The Herald deliberately did not address the chief point of my essay: My worry is instead with those creating most of the jobs who make between $200-$500,000. They represent about 5% of the tax filers and pay about 60% of the income taxes (about 50% of Americans pay no income tax and are thus not directly vested in income tax questions). They are not hiring in fear of higher taxes, rich/poor class warfare rhetoric, worry over new regulations, and rising fuel and energy costs—and that hesitation hurts poorer millions as we see with near nonexistent growth, a declining stock market, a 9.1% unemployment rate, near record low consumer confidence, record annual deficits and aggregate debt, and soaring fuel and food costs. Does the Herald not see that a red-state Texas or the Dakotas does not experience the stasis of the Illinois/New York/California blue-state model, in the manner a Germany or Netherlands does not suffer from the insolvency of a far more liberal tax-and-spend Mediterranean Europe? Did California’s 10% income tax rate, 10% sales tax rate, and record gas tax rates ensure that the problems of infrastructure (crumbling), education (near bottom in national test score rankings), crime (record numbers of inmates with record costs per inmate) and entitlements (among the most generous and the most endangered) were addressed far better than elsewhere with lower tax rates? Are job-employers arriving to, or leaving a naturally beautiful California in preference to a cold Utah, North and South Dakota or arid Texas?


Again, note the absence of any rebuttal to my original contention. Why does Warren Buffett simply not pay at the income tax rate, rather than at the capital gains rate, as do most of those who make over $200,000 who do not have his options? And why, given his belief that our debt problem is found in a lack of revenue rather than in wasteful and counterproductive government spending, did he assign his own fortune of nearly $50 billion to a private foundation rather than to a more benevolent and wise government to disperse as it saw fit, especially inasmuch he will deprive the community of billions in lost inheritance tax revenue? (And why invest heavily in life-insurance companies while advocating hiked inheritance taxes, when the former’s profits so often depend on the latter?)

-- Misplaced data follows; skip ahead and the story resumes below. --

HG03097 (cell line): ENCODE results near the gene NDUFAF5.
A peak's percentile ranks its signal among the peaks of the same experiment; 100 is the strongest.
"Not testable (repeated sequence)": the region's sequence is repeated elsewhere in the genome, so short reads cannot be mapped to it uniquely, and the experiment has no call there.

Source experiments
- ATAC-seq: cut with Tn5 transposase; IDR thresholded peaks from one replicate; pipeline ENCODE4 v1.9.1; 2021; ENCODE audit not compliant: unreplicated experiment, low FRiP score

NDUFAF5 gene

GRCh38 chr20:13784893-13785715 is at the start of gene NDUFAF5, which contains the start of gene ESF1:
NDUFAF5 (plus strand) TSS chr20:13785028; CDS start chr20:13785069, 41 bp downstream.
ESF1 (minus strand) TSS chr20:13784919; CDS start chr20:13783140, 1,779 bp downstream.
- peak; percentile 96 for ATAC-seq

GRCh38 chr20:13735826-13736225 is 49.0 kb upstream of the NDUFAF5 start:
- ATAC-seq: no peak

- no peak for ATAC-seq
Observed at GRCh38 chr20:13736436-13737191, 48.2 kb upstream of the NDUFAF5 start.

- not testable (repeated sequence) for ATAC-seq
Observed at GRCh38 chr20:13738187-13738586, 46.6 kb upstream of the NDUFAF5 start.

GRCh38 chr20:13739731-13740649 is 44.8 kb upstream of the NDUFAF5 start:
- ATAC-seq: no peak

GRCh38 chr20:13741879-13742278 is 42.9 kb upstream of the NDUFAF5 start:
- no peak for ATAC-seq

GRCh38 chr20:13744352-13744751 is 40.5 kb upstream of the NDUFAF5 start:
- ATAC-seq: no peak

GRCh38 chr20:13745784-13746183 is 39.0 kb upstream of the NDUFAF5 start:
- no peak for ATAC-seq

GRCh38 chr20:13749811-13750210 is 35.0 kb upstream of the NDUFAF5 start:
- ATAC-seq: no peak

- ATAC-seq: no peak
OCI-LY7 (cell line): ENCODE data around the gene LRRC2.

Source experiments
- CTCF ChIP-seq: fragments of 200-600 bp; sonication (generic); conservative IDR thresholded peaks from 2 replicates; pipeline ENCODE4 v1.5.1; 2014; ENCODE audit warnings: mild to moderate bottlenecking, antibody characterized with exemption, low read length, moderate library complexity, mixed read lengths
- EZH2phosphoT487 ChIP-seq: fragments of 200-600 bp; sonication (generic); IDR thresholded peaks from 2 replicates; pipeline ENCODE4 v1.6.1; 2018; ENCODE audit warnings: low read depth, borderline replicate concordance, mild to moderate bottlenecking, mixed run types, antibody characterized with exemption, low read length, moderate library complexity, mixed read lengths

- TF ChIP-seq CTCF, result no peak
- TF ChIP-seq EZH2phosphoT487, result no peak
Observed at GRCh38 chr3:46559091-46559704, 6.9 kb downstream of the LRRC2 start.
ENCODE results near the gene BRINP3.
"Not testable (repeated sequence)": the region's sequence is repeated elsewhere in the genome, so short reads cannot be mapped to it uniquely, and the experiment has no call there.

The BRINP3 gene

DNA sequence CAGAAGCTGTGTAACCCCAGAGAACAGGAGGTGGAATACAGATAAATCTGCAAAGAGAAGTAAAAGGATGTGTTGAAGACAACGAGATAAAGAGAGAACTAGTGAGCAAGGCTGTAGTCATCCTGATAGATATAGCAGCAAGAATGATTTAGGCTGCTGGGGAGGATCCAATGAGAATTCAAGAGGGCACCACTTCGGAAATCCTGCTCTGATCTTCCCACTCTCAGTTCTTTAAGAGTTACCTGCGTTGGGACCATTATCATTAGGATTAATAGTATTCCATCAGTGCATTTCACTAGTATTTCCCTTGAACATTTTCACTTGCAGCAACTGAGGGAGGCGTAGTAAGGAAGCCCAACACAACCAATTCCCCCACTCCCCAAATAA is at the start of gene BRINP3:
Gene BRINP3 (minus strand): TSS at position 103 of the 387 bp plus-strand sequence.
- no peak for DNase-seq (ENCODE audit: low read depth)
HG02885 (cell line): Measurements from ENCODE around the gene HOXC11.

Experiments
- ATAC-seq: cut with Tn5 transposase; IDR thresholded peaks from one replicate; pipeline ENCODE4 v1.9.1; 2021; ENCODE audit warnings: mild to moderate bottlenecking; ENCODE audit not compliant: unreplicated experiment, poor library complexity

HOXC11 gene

So the Herald does not address the chief point of my argument: that the super-rich are different from the upper-middle-class; they often make arguments for higher taxes usually when they reach the point of being super-rich, not while struggling and ascendant, at least in part apparently because higher taxation levels do not really affect their ample income in a way it might the family dentist, electrical contractor, or computer sales manager who, whether logically or due to emotion, so often reacts to a redistributive agenda like that of the last three years by not hiring another receptionist, another electrician, or another sales rep.

And finally, should we laugh or cry when the liberal Herald starts out with “When someone as rich and influential as Warren Buffett speaks, most people listen.” I guess I’m not “most.” You see, I don’t listen to someone, right or left, based on whether they are “rich and influential,” but rather whether their ideas seem logical and well presented. In the case of Warren Buffett, his wealth and media exposure, as with a George Soros or Al Gore, mean less than nothing to me. I would rather listen to hundreds in Selma and Fowler who own tractor repair shops, oil driveways, and sell pesticides but who daily make far more sense than do Buffett and the “rich and influential” who live lives that do not match their advocacy.